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Remarks in Support of the Federal Funding Accountability and Transparency Act

February 02, 2007

Mr. Chairman, thank you for holding this hearing today, and thank you for giving me the opportunity to speak in support of S. 2590, the Federal Funding Accountability and Transparency Act. I am pleased to be an original cosponsor of this bill and I am confident its passage would go a long way in helping to reign in federal spending.

This bill would direct the Office of Management and Budget (OMB) to create a searchable database -- available to the public at no cost -- that lists each entity receiving federal funding. The website would show the amount of federal funds the entity received in each of the last 10 fiscal years, an itemized breakdown of each transaction, the location of the entity, and a "unique identifier" for the entity and its parent entity.

As you know, Mr. Chairman, this bill has received support from both sides of the aisle and from a bipartisan coalition of over 75 organizations. In my view, the reason for such broad support is simple; people are beginning to realize that the only way to control spending and ensure accountability is to let the American people see exactly how their money is being spent.

Critics of this bill have suggested that the requirements of the legislation are too burdensome and that it would be too costly and take too much work to collect and post this data. I don't buy that argument, Mr. Chairman. OMB already maintains the data necessary for this website, and the technology clearly exists to implement the requirements of this bill. More importantly, the cost of the waste, fraud, and abuse that can remain hidden in the system without such a disclosure is much more costly to the American taxpayer than the implementation of this bill.

Our nation's future economic success rests in part on the decisions we make today -- and the ones we put off. We are facing some dire fiscal challenges in the days ahead. According to the Government Accountability Office (GAO), the unfunded federal financial burden, such as public debt, future Social Security, Medicare, and Medicaid payments, totals more than $46 trillion, or $156,000 per man, woman and child. According to David Walker, the head of the GAO, for a family, this burden is "like having a $750,000 mortgage -- and no house." But, instead of fixing the problem, and fixing it will not be easy, we've only succeeded in making it bigger, more unstable, more complicated, and much, much more expensive.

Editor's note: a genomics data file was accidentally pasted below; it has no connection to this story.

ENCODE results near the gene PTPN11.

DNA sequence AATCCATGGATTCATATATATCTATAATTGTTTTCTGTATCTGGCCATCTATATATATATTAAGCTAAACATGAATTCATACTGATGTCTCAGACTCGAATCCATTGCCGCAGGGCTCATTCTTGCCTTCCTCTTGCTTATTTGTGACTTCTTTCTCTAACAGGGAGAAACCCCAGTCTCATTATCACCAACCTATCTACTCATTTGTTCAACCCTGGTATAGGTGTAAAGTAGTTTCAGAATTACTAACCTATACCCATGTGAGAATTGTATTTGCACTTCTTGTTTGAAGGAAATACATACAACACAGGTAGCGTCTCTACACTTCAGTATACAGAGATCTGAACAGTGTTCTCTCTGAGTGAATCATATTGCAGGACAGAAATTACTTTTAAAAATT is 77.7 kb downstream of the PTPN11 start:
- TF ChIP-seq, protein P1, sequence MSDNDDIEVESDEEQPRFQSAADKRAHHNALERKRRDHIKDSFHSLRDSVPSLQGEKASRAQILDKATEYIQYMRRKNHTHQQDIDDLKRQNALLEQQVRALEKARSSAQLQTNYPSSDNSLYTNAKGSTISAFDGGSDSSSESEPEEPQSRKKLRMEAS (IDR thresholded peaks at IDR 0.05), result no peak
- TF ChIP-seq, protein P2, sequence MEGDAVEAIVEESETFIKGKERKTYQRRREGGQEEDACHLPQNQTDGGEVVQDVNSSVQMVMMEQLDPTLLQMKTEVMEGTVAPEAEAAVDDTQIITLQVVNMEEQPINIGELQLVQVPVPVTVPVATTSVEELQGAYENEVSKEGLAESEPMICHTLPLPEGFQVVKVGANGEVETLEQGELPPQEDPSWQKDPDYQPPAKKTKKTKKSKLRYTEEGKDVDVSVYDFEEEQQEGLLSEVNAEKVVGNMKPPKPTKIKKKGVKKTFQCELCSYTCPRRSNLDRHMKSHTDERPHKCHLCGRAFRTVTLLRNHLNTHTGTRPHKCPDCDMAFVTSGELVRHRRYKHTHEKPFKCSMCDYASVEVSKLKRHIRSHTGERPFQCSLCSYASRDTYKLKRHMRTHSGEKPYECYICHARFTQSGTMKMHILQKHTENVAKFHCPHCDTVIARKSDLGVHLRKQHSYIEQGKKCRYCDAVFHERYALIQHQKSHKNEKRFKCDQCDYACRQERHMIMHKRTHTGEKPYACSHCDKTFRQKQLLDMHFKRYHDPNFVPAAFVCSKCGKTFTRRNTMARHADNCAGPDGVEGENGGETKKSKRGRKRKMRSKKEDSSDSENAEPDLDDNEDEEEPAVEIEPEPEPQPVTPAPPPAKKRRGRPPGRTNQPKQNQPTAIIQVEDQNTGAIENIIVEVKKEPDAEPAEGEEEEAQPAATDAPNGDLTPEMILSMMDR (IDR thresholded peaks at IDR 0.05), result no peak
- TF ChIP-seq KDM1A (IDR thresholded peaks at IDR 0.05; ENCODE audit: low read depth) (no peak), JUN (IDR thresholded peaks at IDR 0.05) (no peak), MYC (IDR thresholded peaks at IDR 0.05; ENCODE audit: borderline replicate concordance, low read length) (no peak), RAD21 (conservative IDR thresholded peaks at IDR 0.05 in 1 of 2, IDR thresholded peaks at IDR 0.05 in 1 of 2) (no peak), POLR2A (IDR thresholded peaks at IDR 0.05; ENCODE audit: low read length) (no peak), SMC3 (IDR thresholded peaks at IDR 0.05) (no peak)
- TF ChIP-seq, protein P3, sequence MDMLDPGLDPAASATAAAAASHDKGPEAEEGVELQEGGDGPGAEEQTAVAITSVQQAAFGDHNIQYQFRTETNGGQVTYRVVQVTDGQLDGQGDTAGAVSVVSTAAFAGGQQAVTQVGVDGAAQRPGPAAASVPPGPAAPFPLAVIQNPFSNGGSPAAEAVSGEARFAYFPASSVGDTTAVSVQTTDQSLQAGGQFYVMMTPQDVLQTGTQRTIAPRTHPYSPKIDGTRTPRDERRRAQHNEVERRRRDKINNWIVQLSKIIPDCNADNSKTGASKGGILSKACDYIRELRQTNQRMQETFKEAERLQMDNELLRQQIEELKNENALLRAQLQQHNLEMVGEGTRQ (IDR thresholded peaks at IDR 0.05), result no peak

Time and time again, attempts have been made to slow the growth of federal spending and time and time again those efforts have failed. We need a new approach. I've long believed that real budgetary reforms won't happen until the American people demand greater accountability for how their tax dollars are being spent. This bill could be just the tool necessary to put us on the track to real accountability and reform. When American workers look at their pay-stubs each month and see what has been sent to Washington, they ought to be able to learn exactly how that money is being spent. When they see that we are spending millions on bridges to nowhere, teapot museums, and zoos -- they'll demand accountability from their elected officials, Mr. Chairman -- I'm sure of it.

A recent editorial on stated that "Congress needs to open up and shed light on its business in many ways. With an accessible database of grants and contracts, the public may see spending it despises, and it may see spending that it approves of, down to the last penny. The only reason to oppose compiling the information for public use is if the government has something to hide."

I am hopeful that a searchable database of federal spending will help reduce the ever-increasing number of earmarks in the annual appropriations bills. The growth in earmarked funding during the past 12 years has been staggering. In 1994, there were 4,126 earmarks. In 2005, there were 15,877-- an increase of nearly 400 percent! The largest number of earmarks have occurred in the last three years -- 2004, 2005, and 2006. Now, let's consider the level of funding associated with those earmarks. The amount of earmarked funding increased from $23.2 billion in 1994 to $64 billion in FY 2006. Remarkably, it rose by 34 percent from 2005 to 2006, even though the actual number of earmarks decreased slightly. Earmarked dollars have doubled just since 2000, and more than tripled in the last 10 years. This is wrong and disgraceful and we urgently need to make some serious, meaningful changes.

Mr. Chairman, we simply must start making some very tough decisions around here if we are serious about improving our fiscal future. We need to be thinking about the future of America and the future generations who are going to be paying the tab for our continued spending. It is simply not fiscally responsible for us to continue with wasteful and unnecessary spending, while passing along good deals to the special interests and their lobbyists. We have had ample opportunities to tighten our belts in this town in recent years, and we have taken a pass each and every time. We can't put off the inevitable any longer. The American people have the right to know how and where their tax dollars are being spent.

Thank you again for holding this hearing today and for allowing me the opportunity to share my views.

John McCain, Remarks in Support of the Federal Funding Accountability and Transparency Act Online by Gerhard Peters and John T. Woolley, The American Presidency Project

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